Wink if you want to see more of me, say Swiss boffins

High-tech contact lens comes with eyelid control

Contact lens telescope

Two years ago scientists from the École polytechnique fédérale de Lausanne (EPFL) demoed a contact lens with a telescope built in, and they've now refined the prototype to allow the user to control its functions with the wink of an eye.

"We think these lenses hold a lot of promise for low vision and age-related macular degeneration (AMD)," said EPFL researcher Eric Tremblay.

"It's very important and hard to strike a balance between function and the social costs of wearing any kind of bulky visual device. There is a strong need for something more integrated, and a contact lens is an attractive direction."

The original design was a single-function device capable of providing telescoping vision of 2.8 times magnification, but that was it. The new lens adds a bit more hardware to allow the user to switch between normal and telescope view.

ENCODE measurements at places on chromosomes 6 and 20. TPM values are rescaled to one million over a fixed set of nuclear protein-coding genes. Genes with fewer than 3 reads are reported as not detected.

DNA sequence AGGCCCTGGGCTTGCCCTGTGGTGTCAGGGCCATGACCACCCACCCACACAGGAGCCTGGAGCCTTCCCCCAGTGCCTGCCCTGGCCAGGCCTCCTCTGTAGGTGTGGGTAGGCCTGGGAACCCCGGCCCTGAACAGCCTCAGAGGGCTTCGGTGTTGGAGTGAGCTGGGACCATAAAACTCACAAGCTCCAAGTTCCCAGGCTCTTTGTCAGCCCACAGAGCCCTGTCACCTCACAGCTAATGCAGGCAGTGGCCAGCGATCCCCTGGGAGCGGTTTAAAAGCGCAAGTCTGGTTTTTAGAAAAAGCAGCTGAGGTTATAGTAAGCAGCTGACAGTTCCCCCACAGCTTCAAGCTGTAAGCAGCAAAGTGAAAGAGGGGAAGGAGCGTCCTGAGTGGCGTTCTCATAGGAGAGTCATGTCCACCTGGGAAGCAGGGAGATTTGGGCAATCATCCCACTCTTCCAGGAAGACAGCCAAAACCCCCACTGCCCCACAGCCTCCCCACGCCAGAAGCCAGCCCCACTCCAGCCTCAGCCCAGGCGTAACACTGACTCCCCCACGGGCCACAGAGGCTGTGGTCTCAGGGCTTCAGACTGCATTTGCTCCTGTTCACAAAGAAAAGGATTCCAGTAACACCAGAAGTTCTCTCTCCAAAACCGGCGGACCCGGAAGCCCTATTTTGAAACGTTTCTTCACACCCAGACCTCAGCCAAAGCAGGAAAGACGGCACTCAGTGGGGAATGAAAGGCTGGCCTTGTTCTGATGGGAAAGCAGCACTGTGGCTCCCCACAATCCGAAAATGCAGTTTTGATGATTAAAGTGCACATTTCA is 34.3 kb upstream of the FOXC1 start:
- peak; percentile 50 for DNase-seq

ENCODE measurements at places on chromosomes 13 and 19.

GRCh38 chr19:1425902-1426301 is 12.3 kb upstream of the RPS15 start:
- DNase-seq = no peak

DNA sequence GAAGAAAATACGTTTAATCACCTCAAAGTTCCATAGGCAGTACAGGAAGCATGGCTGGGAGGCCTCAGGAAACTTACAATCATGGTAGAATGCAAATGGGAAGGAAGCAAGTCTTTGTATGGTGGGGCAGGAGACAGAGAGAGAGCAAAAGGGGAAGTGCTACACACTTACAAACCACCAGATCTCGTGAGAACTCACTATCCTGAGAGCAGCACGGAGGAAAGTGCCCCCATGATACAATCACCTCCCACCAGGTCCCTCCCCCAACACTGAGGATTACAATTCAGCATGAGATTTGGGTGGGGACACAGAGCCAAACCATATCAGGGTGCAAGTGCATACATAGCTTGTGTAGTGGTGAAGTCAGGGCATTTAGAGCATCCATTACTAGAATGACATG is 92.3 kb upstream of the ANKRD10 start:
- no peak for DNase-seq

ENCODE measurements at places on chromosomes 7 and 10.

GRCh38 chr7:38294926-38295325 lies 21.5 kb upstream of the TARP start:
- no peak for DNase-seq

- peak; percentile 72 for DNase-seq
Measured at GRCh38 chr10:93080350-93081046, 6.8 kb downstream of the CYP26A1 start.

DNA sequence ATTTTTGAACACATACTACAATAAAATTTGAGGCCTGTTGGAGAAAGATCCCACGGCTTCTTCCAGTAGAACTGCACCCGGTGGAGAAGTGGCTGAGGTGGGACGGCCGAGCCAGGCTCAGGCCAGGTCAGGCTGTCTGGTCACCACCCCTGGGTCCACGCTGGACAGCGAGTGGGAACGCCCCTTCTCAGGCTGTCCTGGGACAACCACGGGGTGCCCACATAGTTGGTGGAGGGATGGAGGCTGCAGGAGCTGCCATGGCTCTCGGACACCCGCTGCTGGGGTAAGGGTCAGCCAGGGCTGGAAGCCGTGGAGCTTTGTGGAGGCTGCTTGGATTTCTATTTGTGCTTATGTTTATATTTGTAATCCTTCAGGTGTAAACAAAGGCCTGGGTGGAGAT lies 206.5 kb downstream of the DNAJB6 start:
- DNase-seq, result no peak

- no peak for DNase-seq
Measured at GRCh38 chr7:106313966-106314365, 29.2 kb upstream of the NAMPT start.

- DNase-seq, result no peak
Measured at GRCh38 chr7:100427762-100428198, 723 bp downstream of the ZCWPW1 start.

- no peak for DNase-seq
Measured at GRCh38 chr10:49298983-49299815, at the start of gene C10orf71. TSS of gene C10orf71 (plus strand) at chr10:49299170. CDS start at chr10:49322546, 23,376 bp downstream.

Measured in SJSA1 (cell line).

The new lenses are worn with a pair of normal looking eyeglasses that act as a controller. The user winks with one eye, which is detected by a light sensor in the glass, to switch on the telescope. The sensor in the specs can differentiate between a wink and a standard blink so the wearer doesn't get dizzy.

The 1.55mm thick lenses are made of precision cut plastics, aluminum mirrors, and polarizing thin films that combine into a very thin reflective telescope, bound together with biologically safe glues. To keep the eye healthy, tiny air channels roughly 0.1mm wide have been built into the lens, which allow it to be worn for long periods.

There are still some issues to iron out before moving to production, but in a few years a wink might not mean a come-on – just someone trying to get a better look at your cleavage or package. ®




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